Posts Tagged by psoas tendonitis

The Importance of Proper Running Shoes

Brooks Adrenaline GTS 12

I’ve been wearing Brooks Adrenaline for the past 3 years and I have always loved them.  They are comfortable, supportive and seemed to fit my feet perfectly.  That was until recently.

I was fitted for these shoes at a great running store called Fleet Feet in West Hartford, CT.  They put you on a treadmill equipped with a camera at “foot level” to record your stride.  This helps the sales person find the best shoe for you.  I tried on numerous pairs of shoes and found the Brooks Adrenaline to be the most comfortable.  They were a great fit and got me through many miles.

This past September I bought my 3rd pair of Adrenalines.  Instead of getting fitted at a running store, I just went to Dick’s Sporting Goods store and bought the most recent model thinking these were the perfect shoes for me.  My serious race training began in October and these shoes were still working really well for me.  It wasn’t until I got injured in January that I thought there might be a problem.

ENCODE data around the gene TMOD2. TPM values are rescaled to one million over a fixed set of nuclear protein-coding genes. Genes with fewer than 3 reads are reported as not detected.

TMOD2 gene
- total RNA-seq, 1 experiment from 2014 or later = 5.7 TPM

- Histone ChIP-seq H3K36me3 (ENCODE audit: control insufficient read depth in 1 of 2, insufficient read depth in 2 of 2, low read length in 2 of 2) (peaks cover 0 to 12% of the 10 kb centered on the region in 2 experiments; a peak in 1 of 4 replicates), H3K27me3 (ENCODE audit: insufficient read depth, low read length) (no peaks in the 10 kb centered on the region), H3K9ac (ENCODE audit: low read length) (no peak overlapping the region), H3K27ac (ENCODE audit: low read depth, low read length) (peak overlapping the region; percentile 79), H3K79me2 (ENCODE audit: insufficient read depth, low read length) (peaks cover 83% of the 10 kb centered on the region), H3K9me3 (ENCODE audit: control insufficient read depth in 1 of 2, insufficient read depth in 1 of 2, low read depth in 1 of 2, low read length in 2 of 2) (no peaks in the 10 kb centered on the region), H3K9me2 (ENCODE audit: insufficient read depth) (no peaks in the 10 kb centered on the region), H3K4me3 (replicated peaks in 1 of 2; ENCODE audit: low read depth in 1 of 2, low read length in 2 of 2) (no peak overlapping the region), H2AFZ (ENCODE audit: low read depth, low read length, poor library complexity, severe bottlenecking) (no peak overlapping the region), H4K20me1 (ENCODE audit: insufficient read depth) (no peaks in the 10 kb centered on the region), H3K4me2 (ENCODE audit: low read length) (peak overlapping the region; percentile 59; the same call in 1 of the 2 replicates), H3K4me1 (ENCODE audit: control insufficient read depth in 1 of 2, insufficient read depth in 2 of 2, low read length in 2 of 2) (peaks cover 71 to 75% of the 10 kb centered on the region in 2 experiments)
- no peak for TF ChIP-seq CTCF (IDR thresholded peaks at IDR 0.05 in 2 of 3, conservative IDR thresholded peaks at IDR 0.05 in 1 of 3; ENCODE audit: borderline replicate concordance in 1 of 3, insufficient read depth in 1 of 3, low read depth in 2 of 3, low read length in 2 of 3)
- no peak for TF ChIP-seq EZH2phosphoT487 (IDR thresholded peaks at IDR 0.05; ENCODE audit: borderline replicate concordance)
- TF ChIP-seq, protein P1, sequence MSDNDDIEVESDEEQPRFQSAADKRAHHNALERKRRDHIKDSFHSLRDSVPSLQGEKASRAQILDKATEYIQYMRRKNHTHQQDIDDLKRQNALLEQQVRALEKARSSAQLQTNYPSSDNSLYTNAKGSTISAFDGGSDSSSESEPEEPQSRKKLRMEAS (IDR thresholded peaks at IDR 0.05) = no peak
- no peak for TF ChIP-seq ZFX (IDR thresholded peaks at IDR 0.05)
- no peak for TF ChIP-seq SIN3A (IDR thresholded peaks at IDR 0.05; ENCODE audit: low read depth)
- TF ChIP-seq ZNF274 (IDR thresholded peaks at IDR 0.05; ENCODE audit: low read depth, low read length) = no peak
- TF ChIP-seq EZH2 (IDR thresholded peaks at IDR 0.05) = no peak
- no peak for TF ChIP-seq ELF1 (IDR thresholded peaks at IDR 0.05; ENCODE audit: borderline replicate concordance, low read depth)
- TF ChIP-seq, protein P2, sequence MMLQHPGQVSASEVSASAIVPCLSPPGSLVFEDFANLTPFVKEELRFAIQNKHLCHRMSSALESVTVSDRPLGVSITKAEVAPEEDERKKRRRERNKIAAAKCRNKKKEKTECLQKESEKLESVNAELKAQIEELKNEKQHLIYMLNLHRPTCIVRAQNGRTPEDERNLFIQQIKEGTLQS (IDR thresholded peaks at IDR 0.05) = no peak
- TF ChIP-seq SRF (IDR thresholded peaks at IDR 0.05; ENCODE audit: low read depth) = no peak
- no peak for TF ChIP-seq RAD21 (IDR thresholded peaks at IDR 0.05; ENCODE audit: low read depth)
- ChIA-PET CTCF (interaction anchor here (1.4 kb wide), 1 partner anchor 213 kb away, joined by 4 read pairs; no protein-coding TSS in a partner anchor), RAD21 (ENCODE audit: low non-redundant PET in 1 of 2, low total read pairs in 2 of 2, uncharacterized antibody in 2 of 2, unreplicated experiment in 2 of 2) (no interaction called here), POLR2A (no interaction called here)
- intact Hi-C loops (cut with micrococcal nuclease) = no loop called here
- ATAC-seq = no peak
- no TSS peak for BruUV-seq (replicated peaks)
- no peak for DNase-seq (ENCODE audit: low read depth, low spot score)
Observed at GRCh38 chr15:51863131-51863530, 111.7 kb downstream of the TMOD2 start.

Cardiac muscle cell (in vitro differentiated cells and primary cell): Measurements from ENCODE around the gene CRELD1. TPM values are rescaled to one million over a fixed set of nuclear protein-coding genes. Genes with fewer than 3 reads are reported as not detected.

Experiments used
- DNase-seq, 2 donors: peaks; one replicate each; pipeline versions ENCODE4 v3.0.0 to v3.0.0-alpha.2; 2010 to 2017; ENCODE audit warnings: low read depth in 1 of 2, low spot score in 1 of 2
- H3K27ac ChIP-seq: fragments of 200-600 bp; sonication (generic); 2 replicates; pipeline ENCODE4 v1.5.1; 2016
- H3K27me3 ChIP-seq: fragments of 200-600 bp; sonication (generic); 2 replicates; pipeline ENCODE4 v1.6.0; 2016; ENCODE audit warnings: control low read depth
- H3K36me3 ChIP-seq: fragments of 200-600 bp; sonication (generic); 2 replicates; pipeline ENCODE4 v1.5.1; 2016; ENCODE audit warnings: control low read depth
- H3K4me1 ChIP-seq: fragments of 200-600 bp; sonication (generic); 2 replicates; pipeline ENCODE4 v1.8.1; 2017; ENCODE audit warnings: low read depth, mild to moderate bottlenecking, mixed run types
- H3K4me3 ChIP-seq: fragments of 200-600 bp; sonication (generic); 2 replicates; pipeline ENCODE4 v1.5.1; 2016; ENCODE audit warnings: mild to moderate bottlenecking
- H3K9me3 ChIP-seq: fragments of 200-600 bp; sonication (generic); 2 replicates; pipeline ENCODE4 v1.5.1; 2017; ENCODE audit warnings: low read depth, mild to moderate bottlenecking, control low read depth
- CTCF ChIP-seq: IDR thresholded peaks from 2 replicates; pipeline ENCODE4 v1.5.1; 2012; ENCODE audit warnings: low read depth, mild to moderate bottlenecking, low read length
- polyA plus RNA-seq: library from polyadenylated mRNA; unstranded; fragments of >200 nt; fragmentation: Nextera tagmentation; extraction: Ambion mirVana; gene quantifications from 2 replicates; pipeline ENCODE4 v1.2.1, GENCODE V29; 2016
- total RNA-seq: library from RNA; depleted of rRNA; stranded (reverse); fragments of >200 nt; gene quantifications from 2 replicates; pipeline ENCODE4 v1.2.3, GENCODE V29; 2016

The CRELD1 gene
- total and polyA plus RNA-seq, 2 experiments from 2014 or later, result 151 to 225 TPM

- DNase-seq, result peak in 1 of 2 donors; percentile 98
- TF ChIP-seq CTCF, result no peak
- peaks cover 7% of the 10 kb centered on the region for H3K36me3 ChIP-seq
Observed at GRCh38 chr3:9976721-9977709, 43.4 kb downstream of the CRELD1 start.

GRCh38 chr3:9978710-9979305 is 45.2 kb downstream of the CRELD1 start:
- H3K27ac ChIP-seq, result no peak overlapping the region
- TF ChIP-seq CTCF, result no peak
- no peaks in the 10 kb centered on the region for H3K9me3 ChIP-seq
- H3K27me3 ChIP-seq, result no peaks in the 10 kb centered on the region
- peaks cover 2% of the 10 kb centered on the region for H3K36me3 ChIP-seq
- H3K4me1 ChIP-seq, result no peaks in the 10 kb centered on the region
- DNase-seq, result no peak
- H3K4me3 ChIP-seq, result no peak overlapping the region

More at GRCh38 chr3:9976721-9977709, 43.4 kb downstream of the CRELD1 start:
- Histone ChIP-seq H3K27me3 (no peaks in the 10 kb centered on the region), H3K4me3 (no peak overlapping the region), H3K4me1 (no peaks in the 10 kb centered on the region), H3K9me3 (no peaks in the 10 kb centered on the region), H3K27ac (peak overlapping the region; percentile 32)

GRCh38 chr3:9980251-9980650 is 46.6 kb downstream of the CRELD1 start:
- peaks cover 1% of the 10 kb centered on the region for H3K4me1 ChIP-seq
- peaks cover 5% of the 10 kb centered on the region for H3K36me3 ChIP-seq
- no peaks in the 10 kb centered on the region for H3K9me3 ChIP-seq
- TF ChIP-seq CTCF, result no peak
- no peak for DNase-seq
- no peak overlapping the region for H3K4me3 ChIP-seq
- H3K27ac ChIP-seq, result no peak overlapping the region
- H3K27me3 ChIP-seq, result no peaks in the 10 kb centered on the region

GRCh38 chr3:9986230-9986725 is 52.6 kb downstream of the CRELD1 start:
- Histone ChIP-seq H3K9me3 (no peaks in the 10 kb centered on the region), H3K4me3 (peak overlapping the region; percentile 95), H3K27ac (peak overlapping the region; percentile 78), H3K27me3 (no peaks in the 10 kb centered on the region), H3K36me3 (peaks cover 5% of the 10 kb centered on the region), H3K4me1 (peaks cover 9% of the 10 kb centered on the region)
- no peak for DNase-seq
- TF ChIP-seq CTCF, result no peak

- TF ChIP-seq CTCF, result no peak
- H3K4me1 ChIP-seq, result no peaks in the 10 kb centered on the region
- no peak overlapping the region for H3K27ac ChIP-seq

I continued to train in them, even though it was minimal, and I even ran my first half marathon in them.  But still, something was off.  I felt like I was walking and running on the outsides of my feet and it wasn’t comfortable.  This was something new.  So I decided to get refitted and see if I should change up my tried and trusted Adrenalines.

Yesterday, I went back to Fleet Feet (now almost an hour from my new home, but totally worth it) and told the salesperson that I wasn’t sure if I needed new shoes, but something just didn’t feel right.  He had me take my shoes off and walk down the length of the store.  When I turned around, he was literally lying on the floor looking at how I walked.  No one at Dick’s will do that, or even knows what they’re looking at in terms of your stride.  He immediately said that the Adrenaline was too much shoe for me.  He also said that it was my shoes that caused my injury…say wha?!?  Apparently, the more you run, the more your stride changes.  I no longer needed the full support of the Brooks Adrenaline and needed to go a step down to a more guidance-based shoe.  He also said that my shoes ABSOLUTELY caused my psoas injury.  Things I wish I knew 2 months ago!

Saucony Guide 5